F.Q. Sanchez Elementary School
Francisco Quinata Sanchez Elementary School, more commonly referred to as F.Q. Sanchez Elementary, is one of twenty-five public elementary schools on Guam. It was named in honor of Sanchez who was an twentieth century pioneering educator and politician of Guam.
Because of its small student population, lawmakers proposed closing the school and sending its students to Merizo Martyrs Elementary School in the neighboring southern village. Umatac residents, however, strongly opposed this move.
In 1998, the school was listed in both the Guam and the National registers of historic places. It was constructed in 1953 by world-renown architect Richard Nuetra who also designed the Guam Government House.
Guam Veteran’s Memorial
The park overlooks the hillsides of Umatac and is dedicated to the seventy-four Chamorro men listed on a plaque at the site who died in the Vietnam War. The park was developed by the Guam Women’s Club in 1971 and is a popular stop for tourists. A special Mass is held at the site each Memorial Day.
San Dionisio Church
The church of San Dionisio was constructed of wood with a palm thatched roof and dedicated in 1681. It was later burned in 1684 by those Chamorros who opposed the Spanish, rebuilt again of wood, and destroyed again by a typhoon in 1693. It was rebuilt in 1694 of coral masonry.
By 1690, after two European disease epidemics killed a large number of Chamorros, Umatac was the largest of five parishes on Guam, with 700 people. In the early 1700s, Rota, Guam’s neighbor island to the north, was at times administered together with Umatac by the church, resulting in close ties between Chamorros in those two parishes.
In 1849 a massive earthquake on Guam demolished many buildings including the governor’s palacio, the San Dionisio Church and the convento (the priests’ residence). Only the church was rebuilt, of wood and that structure was destroyed in the severe earthquake of 1902 that also crumbled part of the Dulce Nombre de Maria church in Hagåtña. The San Dionisio church would not be completely rebuilt until 1939 at a new location, where it still stands.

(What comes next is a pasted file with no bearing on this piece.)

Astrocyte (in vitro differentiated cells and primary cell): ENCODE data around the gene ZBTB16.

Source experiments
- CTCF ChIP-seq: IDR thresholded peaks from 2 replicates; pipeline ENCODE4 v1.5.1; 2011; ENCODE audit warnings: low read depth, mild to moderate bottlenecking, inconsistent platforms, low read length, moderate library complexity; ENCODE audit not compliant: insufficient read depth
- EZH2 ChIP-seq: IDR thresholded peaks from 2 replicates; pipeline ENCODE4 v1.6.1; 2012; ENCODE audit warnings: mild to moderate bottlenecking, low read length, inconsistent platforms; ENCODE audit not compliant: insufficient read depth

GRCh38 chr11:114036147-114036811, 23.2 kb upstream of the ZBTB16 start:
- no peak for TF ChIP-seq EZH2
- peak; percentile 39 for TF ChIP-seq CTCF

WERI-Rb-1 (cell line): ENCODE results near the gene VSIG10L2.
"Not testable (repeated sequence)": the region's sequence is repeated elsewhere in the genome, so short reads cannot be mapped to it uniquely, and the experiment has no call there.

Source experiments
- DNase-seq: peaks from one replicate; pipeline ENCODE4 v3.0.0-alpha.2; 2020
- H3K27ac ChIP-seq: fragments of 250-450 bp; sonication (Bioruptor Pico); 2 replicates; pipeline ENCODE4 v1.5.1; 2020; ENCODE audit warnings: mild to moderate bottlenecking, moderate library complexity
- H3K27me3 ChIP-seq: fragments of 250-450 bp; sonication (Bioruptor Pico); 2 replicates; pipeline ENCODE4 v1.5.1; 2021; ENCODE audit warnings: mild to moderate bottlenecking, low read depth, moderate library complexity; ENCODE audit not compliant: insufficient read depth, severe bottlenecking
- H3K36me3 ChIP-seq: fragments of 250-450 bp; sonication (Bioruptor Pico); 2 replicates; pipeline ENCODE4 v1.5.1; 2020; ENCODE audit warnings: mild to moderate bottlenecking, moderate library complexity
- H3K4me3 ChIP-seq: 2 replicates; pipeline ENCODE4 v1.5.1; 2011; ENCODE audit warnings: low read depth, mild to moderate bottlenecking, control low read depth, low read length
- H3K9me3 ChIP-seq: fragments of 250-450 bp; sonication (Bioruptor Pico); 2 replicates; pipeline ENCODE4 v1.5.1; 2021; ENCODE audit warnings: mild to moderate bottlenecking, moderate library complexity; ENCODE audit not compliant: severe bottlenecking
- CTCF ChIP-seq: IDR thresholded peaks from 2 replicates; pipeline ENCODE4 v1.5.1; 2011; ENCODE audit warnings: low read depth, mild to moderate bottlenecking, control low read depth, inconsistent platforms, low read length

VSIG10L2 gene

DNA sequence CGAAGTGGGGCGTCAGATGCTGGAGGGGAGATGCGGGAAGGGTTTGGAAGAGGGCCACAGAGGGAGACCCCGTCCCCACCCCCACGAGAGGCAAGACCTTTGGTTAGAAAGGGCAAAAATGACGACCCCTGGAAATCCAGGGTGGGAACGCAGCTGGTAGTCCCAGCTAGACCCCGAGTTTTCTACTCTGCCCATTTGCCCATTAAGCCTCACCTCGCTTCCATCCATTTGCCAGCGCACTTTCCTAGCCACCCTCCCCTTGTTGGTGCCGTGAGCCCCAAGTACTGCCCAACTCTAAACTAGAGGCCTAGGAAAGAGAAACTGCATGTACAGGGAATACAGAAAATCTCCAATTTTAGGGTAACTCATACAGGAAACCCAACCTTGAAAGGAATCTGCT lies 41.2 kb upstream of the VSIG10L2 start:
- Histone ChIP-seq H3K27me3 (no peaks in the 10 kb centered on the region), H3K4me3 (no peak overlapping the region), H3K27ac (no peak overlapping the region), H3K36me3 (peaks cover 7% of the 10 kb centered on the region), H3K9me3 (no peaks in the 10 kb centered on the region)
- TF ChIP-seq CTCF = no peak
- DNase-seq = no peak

The Spanish masonry ruins of the old San Dionisio Church, which are located within fifty yards of the current church, are marked by a plaque, and are on the National Register of Historic Places.
From 1680 until 1810, four Spanish fortifications were built around Umatac Bay to protect the important harbor from pirates and privateers: Bateria de Nuestra Senora Del Carmen, Fort Santo Angel, Fort San Jose and Fort Nuestra Senora de la Soledad.
The Bateria de Nuestra Senora Del Carmen was the first Spanish military fortification built around 1680 in Umatac Bay. It was built to protect the Bay and the mouth of the Salupat River, a source of fresh water for the galleons and visiting ships.
Fort Santo Angel was the second military installation in the village of Umatac during the Spanish Era. It is located on top of a large rock structure at the entrance of Umatac Bay. The Fort Santo Angel structure is still visible today. To read more about Fort Santo Angel visit the entry here.